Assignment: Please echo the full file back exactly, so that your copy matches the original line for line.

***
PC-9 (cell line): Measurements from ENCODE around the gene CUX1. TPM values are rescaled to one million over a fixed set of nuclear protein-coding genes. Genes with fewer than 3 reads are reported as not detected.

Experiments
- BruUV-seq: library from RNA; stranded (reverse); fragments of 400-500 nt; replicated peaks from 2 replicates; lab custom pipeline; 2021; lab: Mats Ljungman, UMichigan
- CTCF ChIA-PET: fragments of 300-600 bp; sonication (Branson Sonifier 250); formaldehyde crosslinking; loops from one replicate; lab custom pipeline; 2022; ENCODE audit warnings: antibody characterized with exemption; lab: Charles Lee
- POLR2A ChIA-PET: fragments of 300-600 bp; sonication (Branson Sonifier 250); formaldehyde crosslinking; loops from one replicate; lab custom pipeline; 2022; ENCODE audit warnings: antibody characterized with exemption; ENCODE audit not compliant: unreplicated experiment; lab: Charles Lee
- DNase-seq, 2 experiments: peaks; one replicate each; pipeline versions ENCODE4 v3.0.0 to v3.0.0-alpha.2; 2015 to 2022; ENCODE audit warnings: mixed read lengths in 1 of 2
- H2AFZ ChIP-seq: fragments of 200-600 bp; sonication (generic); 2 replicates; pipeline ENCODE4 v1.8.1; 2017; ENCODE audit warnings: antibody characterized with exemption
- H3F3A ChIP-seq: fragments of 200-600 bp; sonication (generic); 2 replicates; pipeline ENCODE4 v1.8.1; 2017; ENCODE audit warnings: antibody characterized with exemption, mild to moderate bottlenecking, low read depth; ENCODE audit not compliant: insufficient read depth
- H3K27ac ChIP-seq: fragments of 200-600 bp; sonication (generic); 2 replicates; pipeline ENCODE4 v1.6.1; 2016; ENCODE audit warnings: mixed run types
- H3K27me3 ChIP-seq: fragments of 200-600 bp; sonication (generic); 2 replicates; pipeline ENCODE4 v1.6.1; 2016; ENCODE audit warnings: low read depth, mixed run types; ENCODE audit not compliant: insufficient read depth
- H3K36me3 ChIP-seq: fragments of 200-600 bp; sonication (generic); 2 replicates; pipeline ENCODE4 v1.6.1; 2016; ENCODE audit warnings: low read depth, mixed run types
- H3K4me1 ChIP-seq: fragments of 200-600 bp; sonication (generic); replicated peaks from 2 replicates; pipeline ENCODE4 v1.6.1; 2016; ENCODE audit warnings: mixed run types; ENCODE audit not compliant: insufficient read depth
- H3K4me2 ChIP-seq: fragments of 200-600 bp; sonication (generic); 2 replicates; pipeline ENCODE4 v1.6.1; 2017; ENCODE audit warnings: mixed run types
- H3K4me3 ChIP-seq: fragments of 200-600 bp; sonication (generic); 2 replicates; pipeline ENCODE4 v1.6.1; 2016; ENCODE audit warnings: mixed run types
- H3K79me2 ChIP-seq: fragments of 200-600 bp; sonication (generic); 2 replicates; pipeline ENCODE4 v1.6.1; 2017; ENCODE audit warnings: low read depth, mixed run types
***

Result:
PC-9 (cell line): Measurements from ENCODE around the gene CUX1. TPM values are rescaled to one million over a fixed set of nuclear protein-coding genes. Genes with fewer than 3 reads are reported as not detected.

Experiments
- BruUV-seq: library from RNA; stranded (reverse); fragments of 400-500 nt; replicated peaks from 2 replicates; lab custom pipeline; 2021; lab: Mats Ljungman, UMichigan
- CTCF ChIA-PET: fragments of 300-600 bp; sonication (Branson Sonifier 250); formaldehyde crosslinking; loops from one replicate; lab custom pipeline; 2022; ENCODE audit warnings: antibody characterized with exemption; lab: Charles Lee
- POLR2A ChIA-PET: fragments of 300-600 bp; sonication (Branson Sonifier 250); formaldehyde crosslinking; loops from one replicate; lab custom pipeline; 2022; ENCODE audit warnings: antibody characterized with exemption; ENCODE audit not compliant: unreplicated experiment; lab: Charles Lee
- DNase-seq, 2 experiments: peaks; one replicate each; pipeline versions ENCODE4 v3.0.0 to v3.0.0-alpha.2; 2015 to 2022; ENCODE audit warnings: mixed read lengths in 1 of 2
- H2AFZ ChIP-seq: fragments of 200-600 bp; sonication (generic); 2 replicates; pipeline ENCODE4 v1.8.1; 2017; ENCODE audit warnings: antibody characterized with exemption
- H3F3A ChIP-seq: fragments of 200-600 bp; sonication (generic); 2 replicates; pipeline ENCODE4 v1.8.1; 2017; ENCODE audit warnings: antibody characterized with exemption, mild to moderate bottlenecking, low read depth; ENCODE audit not compliant: insufficient read depth
- H3K27ac ChIP-seq: fragments of 200-600 bp; sonication (generic); 2 replicates; pipeline ENCODE4 v1.6.1; 2016; ENCODE audit warnings: mixed run types
- H3K27me3 ChIP-seq: fragments of 200-600 bp; sonication (generic); 2 replicates; pipeline ENCODE4 v1.6.1; 2016; ENCODE audit warnings: low read depth, mixed run types; ENCODE audit not compliant: insufficient read depth
- H3K36me3 ChIP-seq: fragments of 200-600 bp; sonication (generic); 2 replicates; pipeline ENCODE4 v1.6.1; 2016; ENCODE audit warnings: low read depth, mixed run types
- H3K4me1 ChIP-seq: fragments of 200-600 bp; sonication (generic); replicated peaks from 2 replicates; pipeline ENCODE4 v1.6.1; 2016; ENCODE audit warnings: mixed run types; ENCODE audit not compliant: insufficient read depth
- H3K4me2 ChIP-seq: fragments of 200-600 bp; sonication (generic); 2 replicates; pipeline ENCODE4 v1.6.1; 2017; ENCODE audit warnings: mixed run types
- H3K4me3 ChIP-seq: fragments of 200-600 bp; sonication (generic); 2 replicates; pipeline ENCODE4 v1.6.1; 2016; ENCODE audit warnings: mixed run types
- H3K79me2 ChIP-seq: fragments of 200-600 bp; sonication (generic); 2 replicates; pipeline ENCODE4 v1.6.1; 2017; ENCODE audit warnings: low read depth, mixed run types